Hard act to follow

Published 12:00 am Tuesday, June 28, 2005

&uot;I know I have a hard act to follow.&uot;

Those were the words of Dr. Nettie Collins-Hart after she accepted last week’s offer from the Bertie County Board of Education to become the new leader of the county’s public schools system.

Forget the fact that she becomes the first-ever female to oversee the day-by-day operations of this rural school system. Forget the fact that as a minority female, she replaces the county’s first-ever black superintendent.

None of that matters. Dr. Collins-Hart inherits a position where the top priority, at least in the early stages of her new job, will be to mend fences.

The tough act she follows is John F. Smith Sr., who, as of June 30, will be able to take the bull’s eye off his back and perhaps enjoy retirement.

It should go without saying that Smith’s six-year ride in the superintendent’s chair has been anything less than rocky. He has tackled everything from the NAACP, an organization in which he is a card-carrying member, to public inquiries concerning his annual salary to several well-documented clashes with the Bertie County Board of Commissioners.

Some of Smith’s problems were self-inflicted, not due to a lack of knowledge of his chosen professional career, but rather due to the simple fact that he was such an out-spoken individual. That’s not a bad character trait, but so often in his line of work, what is spoken can be interpreted in so different ways.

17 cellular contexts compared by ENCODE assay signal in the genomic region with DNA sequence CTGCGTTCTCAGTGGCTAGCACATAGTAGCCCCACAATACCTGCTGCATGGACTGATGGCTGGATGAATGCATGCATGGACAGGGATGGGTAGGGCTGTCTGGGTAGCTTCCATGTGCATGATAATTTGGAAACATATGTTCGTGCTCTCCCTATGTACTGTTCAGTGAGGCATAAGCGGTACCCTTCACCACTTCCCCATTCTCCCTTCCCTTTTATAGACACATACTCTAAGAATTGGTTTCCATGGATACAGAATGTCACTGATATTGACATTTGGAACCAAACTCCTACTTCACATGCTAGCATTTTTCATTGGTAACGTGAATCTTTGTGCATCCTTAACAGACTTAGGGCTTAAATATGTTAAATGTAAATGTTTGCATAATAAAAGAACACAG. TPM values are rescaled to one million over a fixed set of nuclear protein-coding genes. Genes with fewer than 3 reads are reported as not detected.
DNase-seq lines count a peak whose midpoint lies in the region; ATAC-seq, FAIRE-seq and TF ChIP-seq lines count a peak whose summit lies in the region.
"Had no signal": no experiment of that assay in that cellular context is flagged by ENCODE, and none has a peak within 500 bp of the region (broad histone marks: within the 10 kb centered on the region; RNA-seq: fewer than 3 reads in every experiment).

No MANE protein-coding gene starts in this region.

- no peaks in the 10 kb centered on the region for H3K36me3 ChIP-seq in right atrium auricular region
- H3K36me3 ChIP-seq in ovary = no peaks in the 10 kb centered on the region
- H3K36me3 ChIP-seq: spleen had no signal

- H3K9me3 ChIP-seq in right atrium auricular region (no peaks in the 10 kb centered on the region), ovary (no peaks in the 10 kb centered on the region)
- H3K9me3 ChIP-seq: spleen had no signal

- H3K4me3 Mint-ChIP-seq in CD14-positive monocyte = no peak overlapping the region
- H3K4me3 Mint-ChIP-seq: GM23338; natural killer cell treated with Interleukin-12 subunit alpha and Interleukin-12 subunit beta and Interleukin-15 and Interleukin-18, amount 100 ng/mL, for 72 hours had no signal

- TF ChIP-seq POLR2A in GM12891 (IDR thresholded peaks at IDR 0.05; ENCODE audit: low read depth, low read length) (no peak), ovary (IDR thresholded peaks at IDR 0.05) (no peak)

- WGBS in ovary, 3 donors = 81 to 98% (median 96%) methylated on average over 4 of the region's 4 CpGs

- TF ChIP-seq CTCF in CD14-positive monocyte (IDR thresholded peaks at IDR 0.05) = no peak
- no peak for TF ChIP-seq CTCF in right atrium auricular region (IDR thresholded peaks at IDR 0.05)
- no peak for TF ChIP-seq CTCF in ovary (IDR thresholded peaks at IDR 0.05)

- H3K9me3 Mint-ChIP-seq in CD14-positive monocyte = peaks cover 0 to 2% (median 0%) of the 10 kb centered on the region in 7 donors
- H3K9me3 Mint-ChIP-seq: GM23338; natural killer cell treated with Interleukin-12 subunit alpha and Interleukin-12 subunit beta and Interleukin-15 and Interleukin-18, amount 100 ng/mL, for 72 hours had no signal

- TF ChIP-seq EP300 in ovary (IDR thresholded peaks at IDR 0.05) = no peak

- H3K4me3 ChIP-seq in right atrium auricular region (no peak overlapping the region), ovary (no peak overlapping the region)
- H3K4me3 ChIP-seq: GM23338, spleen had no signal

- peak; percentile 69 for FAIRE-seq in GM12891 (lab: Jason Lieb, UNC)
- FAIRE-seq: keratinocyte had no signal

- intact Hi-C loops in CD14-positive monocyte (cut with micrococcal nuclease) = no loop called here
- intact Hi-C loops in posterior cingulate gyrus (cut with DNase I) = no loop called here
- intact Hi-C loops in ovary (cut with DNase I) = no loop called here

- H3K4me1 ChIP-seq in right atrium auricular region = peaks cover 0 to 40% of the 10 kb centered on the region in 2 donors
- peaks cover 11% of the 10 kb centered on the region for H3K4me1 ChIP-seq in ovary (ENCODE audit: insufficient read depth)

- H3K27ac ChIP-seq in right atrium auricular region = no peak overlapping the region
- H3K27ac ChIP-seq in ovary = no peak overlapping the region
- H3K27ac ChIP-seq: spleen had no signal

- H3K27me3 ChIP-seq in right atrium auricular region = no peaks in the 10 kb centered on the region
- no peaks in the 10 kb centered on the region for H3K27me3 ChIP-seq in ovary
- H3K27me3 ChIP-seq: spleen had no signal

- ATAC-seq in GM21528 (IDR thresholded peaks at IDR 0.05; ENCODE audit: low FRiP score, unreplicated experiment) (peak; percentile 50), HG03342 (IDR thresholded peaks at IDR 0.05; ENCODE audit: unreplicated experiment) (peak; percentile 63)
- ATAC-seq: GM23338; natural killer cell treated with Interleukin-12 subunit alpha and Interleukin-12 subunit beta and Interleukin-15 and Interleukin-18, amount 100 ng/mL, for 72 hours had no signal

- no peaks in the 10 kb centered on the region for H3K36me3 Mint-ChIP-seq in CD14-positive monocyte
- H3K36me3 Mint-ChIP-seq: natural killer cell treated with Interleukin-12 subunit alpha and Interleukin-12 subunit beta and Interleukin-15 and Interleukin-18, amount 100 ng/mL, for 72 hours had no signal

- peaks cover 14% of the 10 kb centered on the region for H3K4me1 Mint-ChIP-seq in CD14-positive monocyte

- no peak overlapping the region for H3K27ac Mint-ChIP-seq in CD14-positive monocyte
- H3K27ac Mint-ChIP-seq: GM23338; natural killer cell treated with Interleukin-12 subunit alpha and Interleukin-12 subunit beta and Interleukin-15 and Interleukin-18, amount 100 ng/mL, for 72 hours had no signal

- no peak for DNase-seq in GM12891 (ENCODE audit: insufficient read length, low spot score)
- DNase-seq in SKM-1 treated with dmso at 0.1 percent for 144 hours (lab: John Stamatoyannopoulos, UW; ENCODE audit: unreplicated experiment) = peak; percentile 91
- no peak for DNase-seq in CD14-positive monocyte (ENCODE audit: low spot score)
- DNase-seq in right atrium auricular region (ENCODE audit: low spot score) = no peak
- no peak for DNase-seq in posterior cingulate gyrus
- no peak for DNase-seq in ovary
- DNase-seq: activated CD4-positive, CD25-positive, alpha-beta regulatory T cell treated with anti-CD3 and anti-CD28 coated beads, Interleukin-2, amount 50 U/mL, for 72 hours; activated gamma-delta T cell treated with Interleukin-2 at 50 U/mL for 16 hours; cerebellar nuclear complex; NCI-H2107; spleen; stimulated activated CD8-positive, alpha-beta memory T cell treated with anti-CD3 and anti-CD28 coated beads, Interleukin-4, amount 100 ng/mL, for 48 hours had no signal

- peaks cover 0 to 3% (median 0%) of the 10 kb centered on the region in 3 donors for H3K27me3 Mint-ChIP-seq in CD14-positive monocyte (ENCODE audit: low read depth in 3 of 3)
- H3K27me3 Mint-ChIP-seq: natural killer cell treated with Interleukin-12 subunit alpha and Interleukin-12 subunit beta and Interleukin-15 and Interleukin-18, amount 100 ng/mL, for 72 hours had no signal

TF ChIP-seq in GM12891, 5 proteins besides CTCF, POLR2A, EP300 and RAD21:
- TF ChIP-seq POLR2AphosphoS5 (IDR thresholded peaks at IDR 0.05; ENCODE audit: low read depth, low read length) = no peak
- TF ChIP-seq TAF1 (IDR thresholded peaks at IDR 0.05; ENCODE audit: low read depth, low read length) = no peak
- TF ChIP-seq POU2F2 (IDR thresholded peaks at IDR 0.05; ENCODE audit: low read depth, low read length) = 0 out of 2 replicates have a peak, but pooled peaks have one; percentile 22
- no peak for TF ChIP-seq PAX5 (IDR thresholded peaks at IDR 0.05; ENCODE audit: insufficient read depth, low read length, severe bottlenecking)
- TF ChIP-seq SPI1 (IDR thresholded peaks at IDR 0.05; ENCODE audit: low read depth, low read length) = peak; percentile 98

However, it can be said and interpreted correctly that Smith has made a positive impact on the education of the young people of Bertie County. He has set the bar high, so much to the point where he does indeed become a &uot;hard act to follow.&uot;

Since arriving at the start of the 1999-2000 academic year, Smith has led Bertie Schools to new heights.

His leadership is responsible for taking a system struggling to meet even the minimum standards of the statewide &uot;ABC’s of Education&uot; and Adequate Yearly Progress (AYP) to one where, in August of last year, seven of its 10 schools were recognized for high achievement. Four of those schools – Askewville, Aulander, West Bertie and C.G. White – were hailed as Schools of Distinction with High Growth.

While in small increments, SAT scores have also been on the rise in Bertie County since Smith’s arrival at the Central Office.

Smith’s tenure in Bertie County have seen the system’s Education Foundation make great strides in generating local interest and local funds through various activities. Under Smith direction, a grant writer was hired two years ago for the school system. Smith’s foresight into that decision has reaped nearly $5.8 million in grants during the 2003-04 academic year.

In addition, Smith has sparked a high level of interest by school system employees and students in the Bertie County Relay for Life. For those efforts, Bertie’s Relay has bestowed several honors upon the superintendent. Another honor came Smith’s way last year when he was named as the Windsor/Bertie County Chamber of Commerce’s Citizen of the Year.

His steadfast love and support of those working in Bertie’s school system was no more apparent when, in October of 2002, he divvied-up the $15,000 bonus he received from the Board of Education due to rising test scores by donating $100 each to the county’s 90 school bus drivers while sending the remaining $6,000 to the Education Foundation.

While often criticized, Smith proved as a man of courage and integrity. We wish him well in retirement.